Skating fans like to pretend we’re in it for the successes: the biggest and cleanest jumps, the most engaging and original performances, the mascara-ruining happy tears in the kiss and cry. But there’s something cathartic about an enormous failure. Often, the most memorable programs at a competition are not the technically cleanest ones, but the ones where the wheels come off and the athletes spend four minutes careening toward their worst nightmare.
Not all bad performances are epic. Most are boring and difficult to sit through. Some are so tragic that they’re not worth revisiting; this blog’s official policy until further notice is leave Gracie alone. Many are rooted in fear and inexperience, which is why I’m mostly leaving juniors off the list. The greatest skating disasters almost always come from great skaters, and part of the fascination comes from knowing how phenomenal these athletes can be when they’re not screwing up. This post is dedicated to the small number of disastrous performances that demand to be rewatched, ridiculed, and picked apart for valuable lessons. It’s a celebration of skating schadenfreude, in more or less alphabetical order.
What’s a blogger to do when she wants to say everything about Nationals? Someone with more restraint – or an editor – might just skip stuff, but skating fans hate it when you skip stuff. As it does almost every year, NBC blacked out the live performances of a number of ladies and ice dancers in the earlier warm-up groups, and Twitter threw a fit. So I’m going to indulge my completist tendencies and cover everything I have an opinion about. If you haven’t read the first part of my Nationals recap, start there. This is a continuation of that post, not a stand-alone sequel.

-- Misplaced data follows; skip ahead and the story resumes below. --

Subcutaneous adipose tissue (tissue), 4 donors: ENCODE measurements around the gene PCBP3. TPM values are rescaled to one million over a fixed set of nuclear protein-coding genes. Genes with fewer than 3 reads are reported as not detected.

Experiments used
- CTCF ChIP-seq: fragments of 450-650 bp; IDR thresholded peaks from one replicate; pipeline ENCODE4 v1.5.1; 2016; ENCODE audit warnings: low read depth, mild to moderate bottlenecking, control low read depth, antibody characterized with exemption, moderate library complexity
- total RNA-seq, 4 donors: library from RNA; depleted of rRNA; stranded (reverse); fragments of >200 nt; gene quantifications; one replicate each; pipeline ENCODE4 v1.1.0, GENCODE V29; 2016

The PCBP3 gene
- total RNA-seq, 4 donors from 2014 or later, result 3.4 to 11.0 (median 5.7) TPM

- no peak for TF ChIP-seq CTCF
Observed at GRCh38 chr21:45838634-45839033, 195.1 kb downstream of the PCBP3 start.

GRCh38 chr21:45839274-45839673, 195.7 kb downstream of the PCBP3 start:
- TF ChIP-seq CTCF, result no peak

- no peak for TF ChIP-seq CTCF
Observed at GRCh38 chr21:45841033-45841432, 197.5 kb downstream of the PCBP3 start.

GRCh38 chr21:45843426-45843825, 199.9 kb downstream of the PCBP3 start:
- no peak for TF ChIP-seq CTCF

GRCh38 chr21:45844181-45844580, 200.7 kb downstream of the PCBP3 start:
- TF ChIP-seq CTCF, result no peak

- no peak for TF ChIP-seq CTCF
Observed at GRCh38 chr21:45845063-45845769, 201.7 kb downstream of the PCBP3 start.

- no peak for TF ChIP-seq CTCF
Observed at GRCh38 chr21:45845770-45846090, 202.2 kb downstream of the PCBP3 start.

It’s been an ugly couple of weeks in the United States, and watching figure skating has given me some emotional relief from current events. At the same time, Nationals have reminded me that America’s strength comes from the diversity of its citizens and residents, and that my country has a long track record of undermining that strength. From the 1880’s until the end of World War II, Chinese-Americans like Nathan Chen, Karen Chen, and Vincent Zhou endured laws that restricted immigration, curtailed civil rights, and stoked anti-Chinese sentiment, using rhetoric that will sound familiar to anyone following the news lately. In the 1940’s, Japanese-Americans like Mirai Nagasu, Maia Shibutani, and Alex Shibutani were stripped of their livelihoods and property and forced to live in internment camps, while European Jews, like Jason Brown’s ancestors (and my own), were turned away from American borders despite facing almost certain death in their countries of origin. In the 1950’s, Americans of many backgrounds were targeted in anti-Communist inquisitions, but Russian immigrants and their descendants – people like Alex Krasnozhon and Anthony Ponomarenko – became particularly vulnerable to interrogation, imprisonment, and professional blacklisting. In retrospect, none of these violations of civil and human rights made America safer, and several harmed the United States economically. In this, as in most things, sports are a microcosm of society, and an illustration of what we have to lose through ignorance, paranoia, and bullying.